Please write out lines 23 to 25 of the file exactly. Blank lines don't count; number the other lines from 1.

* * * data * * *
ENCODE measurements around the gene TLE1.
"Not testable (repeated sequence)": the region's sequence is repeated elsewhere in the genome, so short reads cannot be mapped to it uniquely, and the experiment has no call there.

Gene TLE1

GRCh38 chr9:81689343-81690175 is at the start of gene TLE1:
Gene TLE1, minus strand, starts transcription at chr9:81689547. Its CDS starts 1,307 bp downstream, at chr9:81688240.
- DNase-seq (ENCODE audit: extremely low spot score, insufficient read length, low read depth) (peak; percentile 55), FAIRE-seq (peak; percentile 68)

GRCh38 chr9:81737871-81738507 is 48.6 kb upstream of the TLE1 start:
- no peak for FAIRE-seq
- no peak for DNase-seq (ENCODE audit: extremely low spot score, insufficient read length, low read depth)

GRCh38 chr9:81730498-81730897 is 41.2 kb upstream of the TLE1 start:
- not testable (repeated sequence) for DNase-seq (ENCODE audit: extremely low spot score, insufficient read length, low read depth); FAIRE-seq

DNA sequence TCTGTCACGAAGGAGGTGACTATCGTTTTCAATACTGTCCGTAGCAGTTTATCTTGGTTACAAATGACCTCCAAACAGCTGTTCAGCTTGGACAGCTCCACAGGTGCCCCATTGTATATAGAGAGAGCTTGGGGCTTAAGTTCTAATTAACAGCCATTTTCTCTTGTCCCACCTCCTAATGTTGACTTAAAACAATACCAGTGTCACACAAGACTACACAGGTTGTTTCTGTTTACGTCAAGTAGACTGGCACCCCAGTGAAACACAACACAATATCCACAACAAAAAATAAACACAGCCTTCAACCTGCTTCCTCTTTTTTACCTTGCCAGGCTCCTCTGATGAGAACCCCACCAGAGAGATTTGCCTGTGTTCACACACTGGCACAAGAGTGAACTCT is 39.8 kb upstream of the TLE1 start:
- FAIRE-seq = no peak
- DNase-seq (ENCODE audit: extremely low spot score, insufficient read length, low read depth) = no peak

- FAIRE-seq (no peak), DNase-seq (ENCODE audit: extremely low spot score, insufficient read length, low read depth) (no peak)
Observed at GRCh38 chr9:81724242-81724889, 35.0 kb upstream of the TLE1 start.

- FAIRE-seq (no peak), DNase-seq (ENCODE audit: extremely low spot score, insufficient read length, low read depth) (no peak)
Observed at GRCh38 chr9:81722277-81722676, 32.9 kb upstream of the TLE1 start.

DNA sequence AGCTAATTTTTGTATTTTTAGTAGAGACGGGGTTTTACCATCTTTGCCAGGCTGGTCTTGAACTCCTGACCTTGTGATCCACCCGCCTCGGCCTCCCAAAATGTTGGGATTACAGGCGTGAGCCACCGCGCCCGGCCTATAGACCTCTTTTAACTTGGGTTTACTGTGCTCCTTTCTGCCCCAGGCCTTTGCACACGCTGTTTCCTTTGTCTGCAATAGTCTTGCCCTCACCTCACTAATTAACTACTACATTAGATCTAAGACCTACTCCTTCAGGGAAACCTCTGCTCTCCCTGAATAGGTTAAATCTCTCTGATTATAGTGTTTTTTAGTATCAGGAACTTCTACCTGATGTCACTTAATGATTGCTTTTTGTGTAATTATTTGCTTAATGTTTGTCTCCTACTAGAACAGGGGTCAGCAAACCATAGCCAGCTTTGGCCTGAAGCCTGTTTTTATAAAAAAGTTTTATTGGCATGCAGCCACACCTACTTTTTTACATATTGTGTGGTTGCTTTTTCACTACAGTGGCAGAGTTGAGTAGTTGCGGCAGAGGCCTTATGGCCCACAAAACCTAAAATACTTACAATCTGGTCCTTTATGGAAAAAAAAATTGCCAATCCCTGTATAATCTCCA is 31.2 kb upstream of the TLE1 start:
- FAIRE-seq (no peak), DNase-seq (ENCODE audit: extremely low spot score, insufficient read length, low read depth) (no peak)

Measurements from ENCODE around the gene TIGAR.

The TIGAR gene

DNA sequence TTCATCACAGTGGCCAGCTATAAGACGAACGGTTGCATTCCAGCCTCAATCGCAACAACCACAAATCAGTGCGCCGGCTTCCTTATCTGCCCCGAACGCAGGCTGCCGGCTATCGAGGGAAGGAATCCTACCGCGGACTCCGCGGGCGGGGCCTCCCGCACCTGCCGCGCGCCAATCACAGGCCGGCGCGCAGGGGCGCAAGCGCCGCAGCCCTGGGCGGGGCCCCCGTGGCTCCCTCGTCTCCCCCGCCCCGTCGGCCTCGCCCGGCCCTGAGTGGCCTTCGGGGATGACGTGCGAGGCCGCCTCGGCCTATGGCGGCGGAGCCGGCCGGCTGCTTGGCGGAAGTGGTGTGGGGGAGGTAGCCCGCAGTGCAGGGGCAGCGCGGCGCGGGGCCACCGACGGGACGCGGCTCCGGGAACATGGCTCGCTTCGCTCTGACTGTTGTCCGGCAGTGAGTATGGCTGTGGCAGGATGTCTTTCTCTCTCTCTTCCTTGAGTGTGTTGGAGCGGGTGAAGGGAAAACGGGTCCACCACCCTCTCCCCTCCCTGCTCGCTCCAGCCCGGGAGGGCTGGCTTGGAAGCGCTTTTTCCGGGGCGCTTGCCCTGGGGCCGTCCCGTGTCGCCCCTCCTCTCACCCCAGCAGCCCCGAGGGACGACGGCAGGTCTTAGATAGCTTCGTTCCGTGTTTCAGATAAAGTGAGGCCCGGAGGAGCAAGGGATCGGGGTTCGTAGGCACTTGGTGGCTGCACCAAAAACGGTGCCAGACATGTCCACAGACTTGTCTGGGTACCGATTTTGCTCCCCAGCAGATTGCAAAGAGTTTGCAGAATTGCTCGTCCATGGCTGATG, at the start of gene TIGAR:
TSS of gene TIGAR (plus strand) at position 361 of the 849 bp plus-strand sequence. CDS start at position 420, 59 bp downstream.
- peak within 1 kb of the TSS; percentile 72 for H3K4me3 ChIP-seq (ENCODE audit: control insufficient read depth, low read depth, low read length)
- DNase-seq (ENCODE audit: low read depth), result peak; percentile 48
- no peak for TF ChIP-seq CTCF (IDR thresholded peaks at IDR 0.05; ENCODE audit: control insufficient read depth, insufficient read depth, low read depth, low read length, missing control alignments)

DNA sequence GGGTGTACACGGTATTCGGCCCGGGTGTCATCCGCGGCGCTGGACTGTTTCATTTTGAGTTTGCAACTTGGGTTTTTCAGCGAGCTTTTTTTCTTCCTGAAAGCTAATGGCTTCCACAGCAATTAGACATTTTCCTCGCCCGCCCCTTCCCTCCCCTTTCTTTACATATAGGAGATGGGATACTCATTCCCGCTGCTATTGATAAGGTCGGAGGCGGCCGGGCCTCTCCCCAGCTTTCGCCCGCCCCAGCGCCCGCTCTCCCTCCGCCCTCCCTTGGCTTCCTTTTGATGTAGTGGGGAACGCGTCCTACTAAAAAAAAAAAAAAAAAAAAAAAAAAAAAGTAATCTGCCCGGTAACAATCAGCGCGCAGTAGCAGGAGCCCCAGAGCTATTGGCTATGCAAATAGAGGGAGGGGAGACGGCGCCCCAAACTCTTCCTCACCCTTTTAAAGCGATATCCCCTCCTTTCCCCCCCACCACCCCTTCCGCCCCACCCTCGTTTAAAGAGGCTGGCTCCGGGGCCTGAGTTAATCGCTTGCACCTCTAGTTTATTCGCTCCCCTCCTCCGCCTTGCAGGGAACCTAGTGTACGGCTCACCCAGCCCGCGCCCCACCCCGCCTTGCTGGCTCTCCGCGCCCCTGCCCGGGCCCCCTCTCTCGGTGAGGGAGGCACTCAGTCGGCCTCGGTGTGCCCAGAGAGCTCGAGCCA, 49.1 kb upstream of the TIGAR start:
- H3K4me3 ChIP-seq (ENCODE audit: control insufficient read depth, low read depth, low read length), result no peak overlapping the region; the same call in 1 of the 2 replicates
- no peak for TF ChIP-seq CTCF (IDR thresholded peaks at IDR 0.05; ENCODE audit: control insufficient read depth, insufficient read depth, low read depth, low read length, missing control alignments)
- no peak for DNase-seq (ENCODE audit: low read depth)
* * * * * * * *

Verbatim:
DNA sequence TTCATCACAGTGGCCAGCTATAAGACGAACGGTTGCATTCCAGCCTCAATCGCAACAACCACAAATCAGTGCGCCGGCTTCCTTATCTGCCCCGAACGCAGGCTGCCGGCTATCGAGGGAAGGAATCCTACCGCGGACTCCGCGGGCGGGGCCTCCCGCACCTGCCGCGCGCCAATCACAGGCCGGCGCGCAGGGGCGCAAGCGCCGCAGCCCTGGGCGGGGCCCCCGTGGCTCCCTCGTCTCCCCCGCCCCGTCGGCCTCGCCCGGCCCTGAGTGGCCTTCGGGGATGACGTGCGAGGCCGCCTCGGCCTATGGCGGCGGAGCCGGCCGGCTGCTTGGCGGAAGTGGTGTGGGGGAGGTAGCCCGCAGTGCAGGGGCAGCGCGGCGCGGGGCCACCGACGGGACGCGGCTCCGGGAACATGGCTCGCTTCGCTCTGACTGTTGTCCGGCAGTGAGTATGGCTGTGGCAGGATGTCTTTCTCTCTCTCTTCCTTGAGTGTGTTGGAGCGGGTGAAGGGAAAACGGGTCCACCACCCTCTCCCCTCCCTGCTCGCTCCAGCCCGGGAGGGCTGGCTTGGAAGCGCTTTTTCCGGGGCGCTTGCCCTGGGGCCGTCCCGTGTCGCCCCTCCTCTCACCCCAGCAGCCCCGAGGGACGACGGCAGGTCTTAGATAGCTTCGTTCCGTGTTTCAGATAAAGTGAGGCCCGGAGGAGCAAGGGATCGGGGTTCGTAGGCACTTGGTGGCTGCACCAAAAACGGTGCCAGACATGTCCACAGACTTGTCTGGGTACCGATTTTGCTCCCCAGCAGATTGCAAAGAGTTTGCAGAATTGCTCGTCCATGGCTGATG, at the start of gene TIGAR:
TSS of gene TIGAR (plus strand) at position 361 of the 849 bp plus-strand sequence. CDS start at position 420, 59 bp downstream.
- peak within 1 kb of the TSS; percentile 72 for H3K4me3 ChIP-seq (ENCODE audit: control insufficient read depth, low read depth, low read length)